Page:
Trusting God More Than Statistics

Candice Watters has written an article that looks at a Barna poll that shows that there are more unmarried men than unmarried women who are identified as born again Christians. She conlcudes from this that “Never-married Christian women don’t outnumber never-married Christian men.” However as I said in a previous post, those who identify as born again Christians are not the same as those who actually are Christians. There is a general impression that there are more single women than men in churches and I have much greater confidence in that than the Barna statistic.

Fortunately as Watters says in her post, it doesn’t matter anyway if her conclusion is false. The way I wish to put it is that God is not bound by probability and if he desires for somebody to be married, then they will be married (and he will continue to be faithful in the meantime). This is a good illustration of one danger regarding statistics, that we might believe them more than we believe God. The probability of Gideon’s small army being sucessful against the Midianites was small, but Gideon believed God and God clearly brought about their defeat through him.

As Prov 16:33 says, The lot is cast into the lap, but its every decision is from the LORD. If our odds look bad, whether those odds relate to our chances of marriage, or the probability of avoiding divorce, or the likelihood of illness or something else, remember that the outcome is from our good God and trust in Him.

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Explore posts in the same categories: Marriage, Singleness, Statistics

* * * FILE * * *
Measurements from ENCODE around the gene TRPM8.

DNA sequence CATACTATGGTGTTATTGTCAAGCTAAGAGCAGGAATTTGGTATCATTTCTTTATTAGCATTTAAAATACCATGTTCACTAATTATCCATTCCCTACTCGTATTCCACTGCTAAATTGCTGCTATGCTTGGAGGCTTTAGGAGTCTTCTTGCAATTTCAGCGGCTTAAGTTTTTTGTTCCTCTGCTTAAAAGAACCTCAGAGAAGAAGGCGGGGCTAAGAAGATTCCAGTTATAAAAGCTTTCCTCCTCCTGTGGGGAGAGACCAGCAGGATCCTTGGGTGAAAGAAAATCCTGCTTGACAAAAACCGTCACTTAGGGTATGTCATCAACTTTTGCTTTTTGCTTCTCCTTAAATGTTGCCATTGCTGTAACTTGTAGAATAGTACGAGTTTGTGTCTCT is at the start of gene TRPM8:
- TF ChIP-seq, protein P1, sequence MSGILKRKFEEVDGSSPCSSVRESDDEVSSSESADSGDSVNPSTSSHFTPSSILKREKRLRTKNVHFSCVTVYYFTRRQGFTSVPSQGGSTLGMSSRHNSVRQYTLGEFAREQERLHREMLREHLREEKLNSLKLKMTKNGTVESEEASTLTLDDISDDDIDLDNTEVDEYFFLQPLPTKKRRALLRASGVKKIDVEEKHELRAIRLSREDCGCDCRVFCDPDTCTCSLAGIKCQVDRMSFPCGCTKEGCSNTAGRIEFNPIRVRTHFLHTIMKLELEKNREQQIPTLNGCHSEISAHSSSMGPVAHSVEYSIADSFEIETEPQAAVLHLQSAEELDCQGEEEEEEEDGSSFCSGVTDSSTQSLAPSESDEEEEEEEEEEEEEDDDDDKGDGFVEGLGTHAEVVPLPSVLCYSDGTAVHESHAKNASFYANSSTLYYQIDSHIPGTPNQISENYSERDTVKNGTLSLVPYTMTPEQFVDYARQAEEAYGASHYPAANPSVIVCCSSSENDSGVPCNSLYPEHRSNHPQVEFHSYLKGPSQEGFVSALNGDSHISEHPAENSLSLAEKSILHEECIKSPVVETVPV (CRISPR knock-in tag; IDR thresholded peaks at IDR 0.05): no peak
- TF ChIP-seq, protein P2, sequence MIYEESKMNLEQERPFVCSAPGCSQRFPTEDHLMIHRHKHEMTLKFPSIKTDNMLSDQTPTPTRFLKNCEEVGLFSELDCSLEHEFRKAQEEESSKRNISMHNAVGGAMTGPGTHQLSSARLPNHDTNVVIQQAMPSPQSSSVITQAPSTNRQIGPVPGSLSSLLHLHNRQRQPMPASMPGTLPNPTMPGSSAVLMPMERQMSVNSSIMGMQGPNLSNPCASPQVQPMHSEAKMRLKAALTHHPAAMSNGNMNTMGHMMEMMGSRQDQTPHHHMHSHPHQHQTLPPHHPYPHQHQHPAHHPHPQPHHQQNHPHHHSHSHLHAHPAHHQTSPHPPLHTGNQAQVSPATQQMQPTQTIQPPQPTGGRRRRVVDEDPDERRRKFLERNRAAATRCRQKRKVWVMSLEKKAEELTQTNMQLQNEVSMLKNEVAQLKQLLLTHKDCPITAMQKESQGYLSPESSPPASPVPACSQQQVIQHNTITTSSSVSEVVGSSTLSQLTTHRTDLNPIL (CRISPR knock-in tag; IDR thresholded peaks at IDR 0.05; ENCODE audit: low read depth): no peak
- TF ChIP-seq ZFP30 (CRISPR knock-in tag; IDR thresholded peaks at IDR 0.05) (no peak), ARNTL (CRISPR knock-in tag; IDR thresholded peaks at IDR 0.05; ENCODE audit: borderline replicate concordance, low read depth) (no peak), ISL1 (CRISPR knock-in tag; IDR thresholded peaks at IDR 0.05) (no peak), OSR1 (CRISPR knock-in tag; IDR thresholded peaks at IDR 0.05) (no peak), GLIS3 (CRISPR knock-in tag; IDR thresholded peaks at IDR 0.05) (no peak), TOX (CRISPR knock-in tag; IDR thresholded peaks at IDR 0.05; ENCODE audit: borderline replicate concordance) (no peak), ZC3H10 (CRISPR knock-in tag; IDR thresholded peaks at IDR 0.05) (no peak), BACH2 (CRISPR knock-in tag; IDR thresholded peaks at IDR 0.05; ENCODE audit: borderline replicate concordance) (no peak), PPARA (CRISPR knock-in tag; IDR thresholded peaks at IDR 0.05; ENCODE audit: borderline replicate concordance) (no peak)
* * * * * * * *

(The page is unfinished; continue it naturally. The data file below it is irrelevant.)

3 Comments on “Trusting God More Than Statistics”

  1. gortexgrrl Says:

    Thank you for your confidence in the general impression that there are more unmarried women than men, even though I wish it were otherwise. I thought I was going nuts as this one got turned upside down last week, and it seems like no one on that blog had any regard for anecdotal evidence. As much as I appreciate her intention to find hope for single women, Watters’ article was awfully hasty (and I told her so!), because it was based on her own application of census data on Barna’s existing survey numbers (which itself DID NOT report any surplus of men in any area of its gender study– except clergy– and it looked at many variables that indicate commitment to the faith).

    As much as God is sovereign, I do think it matters whether or not we present false conclusions, because people can end up misled. And I do think that Watters geniuinely sought the truth on this issue, and rightly disposed of the 11-13 million single Christian man shortage. But to claim that Christian men are in surplus, well, let’s just pray that she gets the straight goods from Barna himself, and that no matter what the truth is, it always sets us free.

  2. elnwood Says:

    As far as anecdotal evidence goes, I will say that in the church circles that I interact in, there is a large shortage of single and never married Christian women. In general, it seems that the more conservative the church and/or denomination, the fewer women there are.

    Anecdotal evidence only goes so far. Anecdotal evidence can’t tell you whether Mickey Mantle or Willie Mays was a better hitter. That is why statistics are important.

  3. gortexgrrl Says:

    Thank you, elnwood, for your ancedotal evidence.

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